"There's options trading, too, but get this: You don't have to worry about 'em - the fund manager's gonna take care of that.
"You in? Just sign here..."
That sounds pretty compelling, right? Income, appreciation, outperformance, and no trades to execute.
There's just one flaw: It's complete crap - and expensive, too.
So, naturally, it's selling like hotcakes, with investors falling for it hook, line, and sinker all over the place.
Earlier this month, BlackRock Inc. reported fantastic earnings for the first quarter of 2018, surpassing Wall Street's expectations on nearly every metric.
Now, BlackRock is the largest money manager on the face of the earth, so any sane individual interested in keeping up with the markets - and therefore making money in them - needs to pay close attention to BlackRock's performance.
The company reported net inflows of $55 billion into its money management products. It also hiked the dividend by 15% and bought back $335 million in stocks, both of which contributed to the solid 6% gain shareholders saw from January to March.
Now, BlackRock is far too large for me even to consider owning. I only target unreasonably undervalued companies, and any company known as the world's largest "anything," let alone money manager, will always be far from undervalued.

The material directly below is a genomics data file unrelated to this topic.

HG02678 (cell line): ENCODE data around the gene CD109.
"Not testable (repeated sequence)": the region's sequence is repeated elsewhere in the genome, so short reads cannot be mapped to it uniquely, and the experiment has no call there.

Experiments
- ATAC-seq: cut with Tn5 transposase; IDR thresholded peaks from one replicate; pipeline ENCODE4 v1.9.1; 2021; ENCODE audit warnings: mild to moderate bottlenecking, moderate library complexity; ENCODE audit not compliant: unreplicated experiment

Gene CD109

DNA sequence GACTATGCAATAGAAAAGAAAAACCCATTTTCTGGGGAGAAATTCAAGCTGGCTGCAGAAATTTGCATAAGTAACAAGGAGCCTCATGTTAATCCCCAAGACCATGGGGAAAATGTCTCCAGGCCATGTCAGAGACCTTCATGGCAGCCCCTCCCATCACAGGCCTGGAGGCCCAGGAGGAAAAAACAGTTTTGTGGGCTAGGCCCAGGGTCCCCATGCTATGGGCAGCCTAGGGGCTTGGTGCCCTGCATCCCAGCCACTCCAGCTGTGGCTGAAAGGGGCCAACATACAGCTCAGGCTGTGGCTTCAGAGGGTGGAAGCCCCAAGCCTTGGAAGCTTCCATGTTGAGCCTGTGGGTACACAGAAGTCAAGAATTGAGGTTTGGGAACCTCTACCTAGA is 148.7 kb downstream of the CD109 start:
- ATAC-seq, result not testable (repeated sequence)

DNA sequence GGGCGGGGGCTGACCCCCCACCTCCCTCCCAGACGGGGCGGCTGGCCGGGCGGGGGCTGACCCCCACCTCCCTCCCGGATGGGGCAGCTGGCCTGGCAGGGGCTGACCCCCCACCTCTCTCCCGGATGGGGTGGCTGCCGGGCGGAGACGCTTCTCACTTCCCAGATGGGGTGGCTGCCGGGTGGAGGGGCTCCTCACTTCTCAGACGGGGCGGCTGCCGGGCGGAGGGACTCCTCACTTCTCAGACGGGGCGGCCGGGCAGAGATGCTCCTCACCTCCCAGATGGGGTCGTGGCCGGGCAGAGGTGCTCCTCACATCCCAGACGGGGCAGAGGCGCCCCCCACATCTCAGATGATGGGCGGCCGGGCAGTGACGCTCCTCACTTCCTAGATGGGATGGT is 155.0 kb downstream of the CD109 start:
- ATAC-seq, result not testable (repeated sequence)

But when BlackRock is speaking, it's a good idea to listen. The recent earnings show the company now has over $6 trillion in assets, meaning the suit-wearing foot soldiers are pretty damn good at selling their products.
And this most recent earnings report speaks volumes about how these products are falsely marketed to you...
The often-repeated claim that a 20% market decline is an "official" bear market is pure Wall Street BS.
There is no official standard for what constitutes a bear market. It's a classic big lie.
There's no official body to set the standard, and it couldn't be done even if there was.
Setting aside all commodities, bonds, real estate - anything else that's traded daily - stocks alone are bought and sold in around 60 different markets all over the planet, 24 hours a day, seven days a week, 365 days a year. Each has a wildly different capitalization, as well as vastly different betas and standards of volatility.
There can be no universal "20% down standard" to apply to all markets, all instruments, and all commodities. Not by any stretch of the imagination.
The idea that there could be an "official bear market" is absurd on its face, yet the media keeps repeating this nonsense ad nauseam.
It's another example of them being clowns and intellectually lazy stooges for the Wall Street establishment.